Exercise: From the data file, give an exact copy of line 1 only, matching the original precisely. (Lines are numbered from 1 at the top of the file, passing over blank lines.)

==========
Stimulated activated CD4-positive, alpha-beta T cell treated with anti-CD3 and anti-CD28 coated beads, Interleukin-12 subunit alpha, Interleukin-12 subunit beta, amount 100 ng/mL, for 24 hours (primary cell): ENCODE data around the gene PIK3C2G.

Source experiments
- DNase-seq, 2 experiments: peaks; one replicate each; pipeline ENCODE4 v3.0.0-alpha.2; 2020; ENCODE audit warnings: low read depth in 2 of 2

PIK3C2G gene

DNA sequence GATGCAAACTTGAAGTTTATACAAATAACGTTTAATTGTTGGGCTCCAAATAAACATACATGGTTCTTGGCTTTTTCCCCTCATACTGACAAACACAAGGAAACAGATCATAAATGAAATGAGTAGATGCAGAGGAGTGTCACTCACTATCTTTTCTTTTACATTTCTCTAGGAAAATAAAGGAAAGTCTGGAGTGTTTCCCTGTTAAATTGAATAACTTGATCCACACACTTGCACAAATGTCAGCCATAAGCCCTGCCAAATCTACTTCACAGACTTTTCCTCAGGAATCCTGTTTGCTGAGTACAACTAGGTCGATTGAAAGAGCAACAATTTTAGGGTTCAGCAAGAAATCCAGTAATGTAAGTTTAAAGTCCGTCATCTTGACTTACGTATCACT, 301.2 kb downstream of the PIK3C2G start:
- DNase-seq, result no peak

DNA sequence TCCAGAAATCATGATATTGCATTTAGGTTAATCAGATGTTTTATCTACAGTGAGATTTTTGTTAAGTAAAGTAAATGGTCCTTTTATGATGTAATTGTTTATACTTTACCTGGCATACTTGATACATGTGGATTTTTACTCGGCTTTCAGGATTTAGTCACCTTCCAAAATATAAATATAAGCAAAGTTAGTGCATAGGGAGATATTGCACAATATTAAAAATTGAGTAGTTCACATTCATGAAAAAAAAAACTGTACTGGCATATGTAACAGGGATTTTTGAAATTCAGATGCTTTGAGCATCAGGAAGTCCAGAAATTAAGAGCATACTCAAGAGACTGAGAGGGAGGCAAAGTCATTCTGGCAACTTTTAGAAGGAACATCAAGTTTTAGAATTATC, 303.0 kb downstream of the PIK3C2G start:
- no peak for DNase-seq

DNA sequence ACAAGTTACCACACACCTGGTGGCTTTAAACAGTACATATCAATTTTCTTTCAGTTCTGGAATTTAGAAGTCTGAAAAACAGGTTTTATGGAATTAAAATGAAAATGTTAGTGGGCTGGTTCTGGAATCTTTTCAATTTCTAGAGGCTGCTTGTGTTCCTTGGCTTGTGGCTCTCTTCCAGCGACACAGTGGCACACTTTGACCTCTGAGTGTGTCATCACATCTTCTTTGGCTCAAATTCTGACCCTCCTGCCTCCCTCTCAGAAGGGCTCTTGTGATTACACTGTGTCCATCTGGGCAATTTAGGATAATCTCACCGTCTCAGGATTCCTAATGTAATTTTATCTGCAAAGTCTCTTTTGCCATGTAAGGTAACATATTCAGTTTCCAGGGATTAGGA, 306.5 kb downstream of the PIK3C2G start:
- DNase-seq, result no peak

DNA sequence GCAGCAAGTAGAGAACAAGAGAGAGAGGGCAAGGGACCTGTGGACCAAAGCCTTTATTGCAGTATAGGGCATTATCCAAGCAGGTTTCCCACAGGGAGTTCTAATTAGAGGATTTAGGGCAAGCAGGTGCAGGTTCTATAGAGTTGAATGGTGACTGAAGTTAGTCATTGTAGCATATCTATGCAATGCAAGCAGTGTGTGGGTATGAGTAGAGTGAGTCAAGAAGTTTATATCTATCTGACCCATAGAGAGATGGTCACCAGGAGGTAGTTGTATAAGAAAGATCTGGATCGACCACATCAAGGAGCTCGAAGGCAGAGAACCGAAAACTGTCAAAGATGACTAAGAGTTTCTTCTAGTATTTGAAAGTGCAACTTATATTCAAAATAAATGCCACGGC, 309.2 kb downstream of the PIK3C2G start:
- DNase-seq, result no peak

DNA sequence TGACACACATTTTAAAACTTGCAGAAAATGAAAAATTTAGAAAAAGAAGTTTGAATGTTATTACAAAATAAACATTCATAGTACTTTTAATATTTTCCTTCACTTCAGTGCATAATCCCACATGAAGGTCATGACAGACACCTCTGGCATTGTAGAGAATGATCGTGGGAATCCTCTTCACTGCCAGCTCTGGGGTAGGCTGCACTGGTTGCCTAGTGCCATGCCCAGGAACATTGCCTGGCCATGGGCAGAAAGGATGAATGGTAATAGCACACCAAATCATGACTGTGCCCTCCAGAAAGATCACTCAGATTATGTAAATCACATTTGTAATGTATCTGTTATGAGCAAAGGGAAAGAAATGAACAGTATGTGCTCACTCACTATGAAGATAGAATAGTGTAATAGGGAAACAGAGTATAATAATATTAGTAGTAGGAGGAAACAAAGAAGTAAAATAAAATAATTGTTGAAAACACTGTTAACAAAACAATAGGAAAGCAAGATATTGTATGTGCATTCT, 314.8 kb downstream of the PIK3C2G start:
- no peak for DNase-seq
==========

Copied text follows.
Stimulated activated CD4-positive, alpha-beta T cell treated with anti-CD3 and anti-CD28 coated beads, Interleukin-12 subunit alpha, Interleukin-12 subunit beta, amount 100 ng/mL, for 24 hours (primary cell): ENCODE data around the gene PIK3C2G.